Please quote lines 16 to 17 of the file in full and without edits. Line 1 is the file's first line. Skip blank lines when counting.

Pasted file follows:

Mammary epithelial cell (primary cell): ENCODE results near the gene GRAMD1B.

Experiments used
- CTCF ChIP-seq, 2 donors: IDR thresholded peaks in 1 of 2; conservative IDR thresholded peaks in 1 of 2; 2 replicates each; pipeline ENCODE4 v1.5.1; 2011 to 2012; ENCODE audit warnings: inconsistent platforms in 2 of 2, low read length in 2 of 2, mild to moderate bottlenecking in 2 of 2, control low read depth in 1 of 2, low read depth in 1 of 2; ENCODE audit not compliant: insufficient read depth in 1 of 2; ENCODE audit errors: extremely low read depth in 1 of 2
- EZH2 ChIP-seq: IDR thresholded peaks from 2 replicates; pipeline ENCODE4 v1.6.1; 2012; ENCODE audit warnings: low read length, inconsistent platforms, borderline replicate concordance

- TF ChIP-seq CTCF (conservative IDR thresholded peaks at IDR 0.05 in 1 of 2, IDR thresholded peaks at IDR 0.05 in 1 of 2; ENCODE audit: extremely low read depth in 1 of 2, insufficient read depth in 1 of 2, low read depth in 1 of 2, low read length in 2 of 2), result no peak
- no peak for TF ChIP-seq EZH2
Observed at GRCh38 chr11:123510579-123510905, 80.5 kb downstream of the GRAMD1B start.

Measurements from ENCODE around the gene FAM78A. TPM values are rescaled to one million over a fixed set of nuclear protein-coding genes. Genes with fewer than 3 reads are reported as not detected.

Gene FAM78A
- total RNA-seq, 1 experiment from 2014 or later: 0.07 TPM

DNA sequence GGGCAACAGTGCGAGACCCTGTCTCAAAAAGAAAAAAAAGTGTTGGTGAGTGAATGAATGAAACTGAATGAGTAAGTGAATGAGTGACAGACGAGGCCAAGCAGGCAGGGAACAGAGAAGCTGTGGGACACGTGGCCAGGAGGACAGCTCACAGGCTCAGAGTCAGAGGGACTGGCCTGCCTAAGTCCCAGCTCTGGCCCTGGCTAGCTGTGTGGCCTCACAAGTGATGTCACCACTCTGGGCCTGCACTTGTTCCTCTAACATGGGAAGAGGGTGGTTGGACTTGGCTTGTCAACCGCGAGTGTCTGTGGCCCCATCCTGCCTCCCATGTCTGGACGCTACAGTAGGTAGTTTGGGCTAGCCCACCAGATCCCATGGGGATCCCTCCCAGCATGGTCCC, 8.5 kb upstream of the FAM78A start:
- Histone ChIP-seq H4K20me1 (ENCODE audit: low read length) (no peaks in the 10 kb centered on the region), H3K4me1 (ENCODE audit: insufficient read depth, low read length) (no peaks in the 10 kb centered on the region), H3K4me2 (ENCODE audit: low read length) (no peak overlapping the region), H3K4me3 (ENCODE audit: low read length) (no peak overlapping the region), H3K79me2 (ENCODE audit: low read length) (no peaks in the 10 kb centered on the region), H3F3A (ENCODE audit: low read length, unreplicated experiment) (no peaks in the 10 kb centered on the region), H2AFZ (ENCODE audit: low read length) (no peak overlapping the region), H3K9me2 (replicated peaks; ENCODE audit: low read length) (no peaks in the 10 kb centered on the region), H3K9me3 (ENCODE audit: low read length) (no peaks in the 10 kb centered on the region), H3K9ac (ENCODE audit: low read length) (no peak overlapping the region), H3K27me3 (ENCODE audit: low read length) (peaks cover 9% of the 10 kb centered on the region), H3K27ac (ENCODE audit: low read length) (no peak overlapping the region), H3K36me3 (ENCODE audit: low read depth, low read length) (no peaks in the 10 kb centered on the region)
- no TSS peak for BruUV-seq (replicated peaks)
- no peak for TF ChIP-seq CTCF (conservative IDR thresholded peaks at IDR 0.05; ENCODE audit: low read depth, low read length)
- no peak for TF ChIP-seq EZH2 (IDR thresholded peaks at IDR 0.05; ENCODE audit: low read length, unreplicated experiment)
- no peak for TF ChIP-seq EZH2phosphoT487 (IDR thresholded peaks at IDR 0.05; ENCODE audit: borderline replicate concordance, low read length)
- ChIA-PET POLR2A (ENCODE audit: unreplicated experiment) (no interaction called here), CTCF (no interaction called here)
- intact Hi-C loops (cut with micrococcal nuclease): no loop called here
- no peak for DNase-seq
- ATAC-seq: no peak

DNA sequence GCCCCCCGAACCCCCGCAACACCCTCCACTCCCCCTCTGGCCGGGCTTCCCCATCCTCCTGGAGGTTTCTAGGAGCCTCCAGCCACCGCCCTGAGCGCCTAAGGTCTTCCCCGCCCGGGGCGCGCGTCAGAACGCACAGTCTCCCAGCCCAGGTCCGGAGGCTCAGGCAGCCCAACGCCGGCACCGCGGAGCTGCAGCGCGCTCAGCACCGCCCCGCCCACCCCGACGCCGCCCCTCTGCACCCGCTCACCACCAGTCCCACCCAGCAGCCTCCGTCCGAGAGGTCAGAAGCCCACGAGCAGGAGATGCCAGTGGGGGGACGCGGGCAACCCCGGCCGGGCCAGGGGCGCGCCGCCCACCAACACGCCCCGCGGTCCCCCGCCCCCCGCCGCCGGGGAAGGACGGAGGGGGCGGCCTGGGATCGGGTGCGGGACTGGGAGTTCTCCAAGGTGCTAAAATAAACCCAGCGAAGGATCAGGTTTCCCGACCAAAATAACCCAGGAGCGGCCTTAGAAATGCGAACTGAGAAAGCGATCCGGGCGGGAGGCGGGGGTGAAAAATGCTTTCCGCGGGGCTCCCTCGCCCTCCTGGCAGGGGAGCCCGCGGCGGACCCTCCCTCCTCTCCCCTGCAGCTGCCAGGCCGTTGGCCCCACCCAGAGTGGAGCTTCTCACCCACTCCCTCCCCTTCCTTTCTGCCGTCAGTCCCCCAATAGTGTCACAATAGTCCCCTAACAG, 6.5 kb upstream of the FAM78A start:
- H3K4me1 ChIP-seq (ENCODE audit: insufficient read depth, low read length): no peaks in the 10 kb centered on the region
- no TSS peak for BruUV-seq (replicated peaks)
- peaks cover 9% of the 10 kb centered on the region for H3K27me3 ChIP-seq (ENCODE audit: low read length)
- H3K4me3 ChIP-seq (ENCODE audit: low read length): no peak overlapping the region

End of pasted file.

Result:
- no peak for TF ChIP-seq EZH2phosphoT487 (IDR thresholded peaks at IDR 0.05; ENCODE audit: borderline replicate concordance, low read length)
- ChIA-PET POLR2A (ENCODE audit: unreplicated experiment) (no interaction called here), CTCF (no interaction called here)